The Arts and The Economy, Interconnected Gears
A Series Exploring Arts and Fiscal Challenges
By: Larry Murray - Mar 10, 2013
What a mess. Congress deadlocked. People disgusted. Growth stalled. And I think it is because we have let things get out of hand.
Show me an intransigent legislator and I will show you someone who does not participate in the arts. So you think John Boehner has ever been to the theatre? Eric Cantor to a dance performance? Paul Rand to a classical concert? Bet they all love those macho-stereotype and “reality” shows on television though. Great source of new ideas in bullying.
Those who block the forward progress of society are generally backward looking, and hostile to the arts and intellectual exercises. Damn shame too. It hurts the economy, and their unemployed constituents who don’t fathom the connection between the arts, economic progress and innovation. They demand the bills be paid and the arts be starved. That’s short term thinking because economic growth and the arts are essential to the future, and very tightly interconnected. Let me try to explain.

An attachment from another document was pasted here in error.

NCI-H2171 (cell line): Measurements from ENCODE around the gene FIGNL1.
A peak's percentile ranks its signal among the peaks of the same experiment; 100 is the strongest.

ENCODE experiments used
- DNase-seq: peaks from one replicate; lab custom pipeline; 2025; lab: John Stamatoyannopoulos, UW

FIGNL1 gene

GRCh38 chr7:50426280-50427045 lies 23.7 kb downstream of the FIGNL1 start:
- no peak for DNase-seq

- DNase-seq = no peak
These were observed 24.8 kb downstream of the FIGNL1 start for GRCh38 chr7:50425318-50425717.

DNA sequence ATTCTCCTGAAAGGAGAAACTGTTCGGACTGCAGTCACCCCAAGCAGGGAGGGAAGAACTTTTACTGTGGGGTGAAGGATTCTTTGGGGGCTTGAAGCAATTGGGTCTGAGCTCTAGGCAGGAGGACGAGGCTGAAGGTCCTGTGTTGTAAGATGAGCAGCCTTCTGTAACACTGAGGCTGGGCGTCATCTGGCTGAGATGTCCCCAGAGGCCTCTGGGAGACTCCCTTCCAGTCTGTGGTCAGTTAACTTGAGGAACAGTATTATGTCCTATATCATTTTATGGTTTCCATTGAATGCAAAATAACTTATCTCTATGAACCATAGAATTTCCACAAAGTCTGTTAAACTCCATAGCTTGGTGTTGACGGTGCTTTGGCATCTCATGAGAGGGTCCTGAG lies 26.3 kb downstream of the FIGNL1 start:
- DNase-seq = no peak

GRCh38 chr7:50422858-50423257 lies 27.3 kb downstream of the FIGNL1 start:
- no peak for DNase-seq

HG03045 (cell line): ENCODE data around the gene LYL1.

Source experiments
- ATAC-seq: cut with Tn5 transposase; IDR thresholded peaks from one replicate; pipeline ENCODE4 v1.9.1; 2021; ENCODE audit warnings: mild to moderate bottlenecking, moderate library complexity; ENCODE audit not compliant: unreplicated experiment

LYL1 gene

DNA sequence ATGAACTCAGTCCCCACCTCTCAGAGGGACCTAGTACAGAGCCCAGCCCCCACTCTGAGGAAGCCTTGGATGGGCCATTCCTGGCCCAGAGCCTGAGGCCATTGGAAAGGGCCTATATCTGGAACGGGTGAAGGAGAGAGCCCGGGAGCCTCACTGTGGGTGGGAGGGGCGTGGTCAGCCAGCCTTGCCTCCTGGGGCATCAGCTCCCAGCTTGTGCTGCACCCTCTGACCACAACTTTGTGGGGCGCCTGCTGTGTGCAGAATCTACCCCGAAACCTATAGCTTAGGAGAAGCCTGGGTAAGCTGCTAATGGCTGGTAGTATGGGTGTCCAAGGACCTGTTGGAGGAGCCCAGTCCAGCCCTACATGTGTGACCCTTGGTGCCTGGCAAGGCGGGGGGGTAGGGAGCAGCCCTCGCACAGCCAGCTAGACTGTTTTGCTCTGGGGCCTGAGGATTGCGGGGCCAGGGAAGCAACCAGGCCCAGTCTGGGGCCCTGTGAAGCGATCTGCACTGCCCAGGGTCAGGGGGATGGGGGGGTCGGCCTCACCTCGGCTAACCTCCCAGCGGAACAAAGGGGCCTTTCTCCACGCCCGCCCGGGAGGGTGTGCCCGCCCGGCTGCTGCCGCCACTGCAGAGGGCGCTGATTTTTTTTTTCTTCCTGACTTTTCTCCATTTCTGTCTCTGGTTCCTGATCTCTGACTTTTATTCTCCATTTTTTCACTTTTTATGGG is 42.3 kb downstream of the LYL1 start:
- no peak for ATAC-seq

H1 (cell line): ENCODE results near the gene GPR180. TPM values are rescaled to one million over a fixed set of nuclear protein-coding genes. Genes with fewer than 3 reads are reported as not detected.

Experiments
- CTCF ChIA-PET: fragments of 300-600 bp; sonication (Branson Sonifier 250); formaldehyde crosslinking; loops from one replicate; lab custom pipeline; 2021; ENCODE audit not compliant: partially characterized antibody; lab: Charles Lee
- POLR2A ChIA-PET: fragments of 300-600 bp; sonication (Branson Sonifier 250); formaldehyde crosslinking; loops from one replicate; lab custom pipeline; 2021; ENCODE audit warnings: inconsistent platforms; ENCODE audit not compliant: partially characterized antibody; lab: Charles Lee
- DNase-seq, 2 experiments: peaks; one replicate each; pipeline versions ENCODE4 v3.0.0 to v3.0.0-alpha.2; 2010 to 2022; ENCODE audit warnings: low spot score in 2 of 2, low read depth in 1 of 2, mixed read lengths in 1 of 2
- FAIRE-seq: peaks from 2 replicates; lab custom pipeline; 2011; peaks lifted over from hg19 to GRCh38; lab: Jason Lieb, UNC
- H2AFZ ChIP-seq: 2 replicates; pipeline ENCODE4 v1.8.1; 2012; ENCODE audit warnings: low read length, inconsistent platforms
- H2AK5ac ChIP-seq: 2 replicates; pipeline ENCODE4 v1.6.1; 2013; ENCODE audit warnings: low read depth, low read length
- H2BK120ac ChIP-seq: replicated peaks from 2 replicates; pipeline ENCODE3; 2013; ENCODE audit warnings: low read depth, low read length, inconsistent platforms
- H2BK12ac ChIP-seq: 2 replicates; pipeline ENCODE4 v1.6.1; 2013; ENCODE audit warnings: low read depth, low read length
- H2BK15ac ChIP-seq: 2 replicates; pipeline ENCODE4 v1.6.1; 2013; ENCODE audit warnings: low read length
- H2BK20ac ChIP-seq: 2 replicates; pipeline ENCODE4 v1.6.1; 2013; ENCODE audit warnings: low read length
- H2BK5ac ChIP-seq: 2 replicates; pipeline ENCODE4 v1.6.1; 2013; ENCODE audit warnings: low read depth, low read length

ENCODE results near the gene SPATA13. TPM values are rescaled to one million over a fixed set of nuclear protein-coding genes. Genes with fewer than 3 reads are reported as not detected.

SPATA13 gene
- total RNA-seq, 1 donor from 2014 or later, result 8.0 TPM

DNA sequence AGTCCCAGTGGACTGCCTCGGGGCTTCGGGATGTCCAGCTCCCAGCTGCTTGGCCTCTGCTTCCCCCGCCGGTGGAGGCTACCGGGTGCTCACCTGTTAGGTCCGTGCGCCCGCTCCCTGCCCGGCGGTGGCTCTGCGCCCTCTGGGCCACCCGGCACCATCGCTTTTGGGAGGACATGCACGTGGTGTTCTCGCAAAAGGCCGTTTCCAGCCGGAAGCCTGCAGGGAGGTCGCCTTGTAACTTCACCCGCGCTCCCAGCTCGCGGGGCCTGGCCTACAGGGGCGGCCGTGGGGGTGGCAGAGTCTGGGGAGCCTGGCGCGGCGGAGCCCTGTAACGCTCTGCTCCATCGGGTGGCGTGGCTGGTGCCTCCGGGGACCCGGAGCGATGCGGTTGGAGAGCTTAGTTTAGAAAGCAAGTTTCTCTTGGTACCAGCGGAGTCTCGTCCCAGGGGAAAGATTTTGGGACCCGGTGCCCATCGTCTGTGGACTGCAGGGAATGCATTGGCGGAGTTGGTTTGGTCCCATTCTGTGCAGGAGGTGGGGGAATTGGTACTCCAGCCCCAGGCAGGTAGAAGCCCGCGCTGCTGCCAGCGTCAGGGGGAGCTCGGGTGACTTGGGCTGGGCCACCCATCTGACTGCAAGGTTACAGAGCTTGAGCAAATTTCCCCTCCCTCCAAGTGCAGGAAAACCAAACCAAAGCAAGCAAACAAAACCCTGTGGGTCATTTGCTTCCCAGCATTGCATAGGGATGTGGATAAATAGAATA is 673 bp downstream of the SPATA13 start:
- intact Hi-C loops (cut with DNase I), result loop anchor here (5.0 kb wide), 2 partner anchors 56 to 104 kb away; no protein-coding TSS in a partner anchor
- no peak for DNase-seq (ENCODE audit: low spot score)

So where do great nations and economies find their economic strength? Once – back in the days of the industrial revolution – it was in tinkering and manufacturing. Turning out millions of widgets at low cost. But in a global economy those jobs are now in second and third world countries like India, China and Mexico where huge segments of the populations are not particularly well educated or skilled and willing to work for pennies an hour. The sad side effect of this is that here in the USA, and Britain, too, it has left lots of our own population out of work. And having a college education is not enough to guarantee a job. You need not only to be smart but also to be innovative. And far too many students are unable to think about how they can create their own jobs.
Ideas are the currency of the creative economy which, if you haven’t noticed, is under attack these days. Sometimes by corporations trying to maintain market superiority not by innovating, but by legislation. Creative people are treated like interchangeable commodities, their thinking shut off by companies that prize conformity more than real creativity.
The Real Source of Creativity is Exposure to New Ideas, New Connections
When someone goes to a live performance, more often than not they will be exposed to new ways of thinking, seeing and doing. And these seeming unrelated activities exercise new pathways in the brain that make it easier for us to think in new and creative ways. Not only about relationships between people, but in forging new paths to new and profitable products and services for the American economy. Someone who spends their time exercising the gears of their thinking is better positioned for economic challenges than someone who, well, doesn’t think much at all.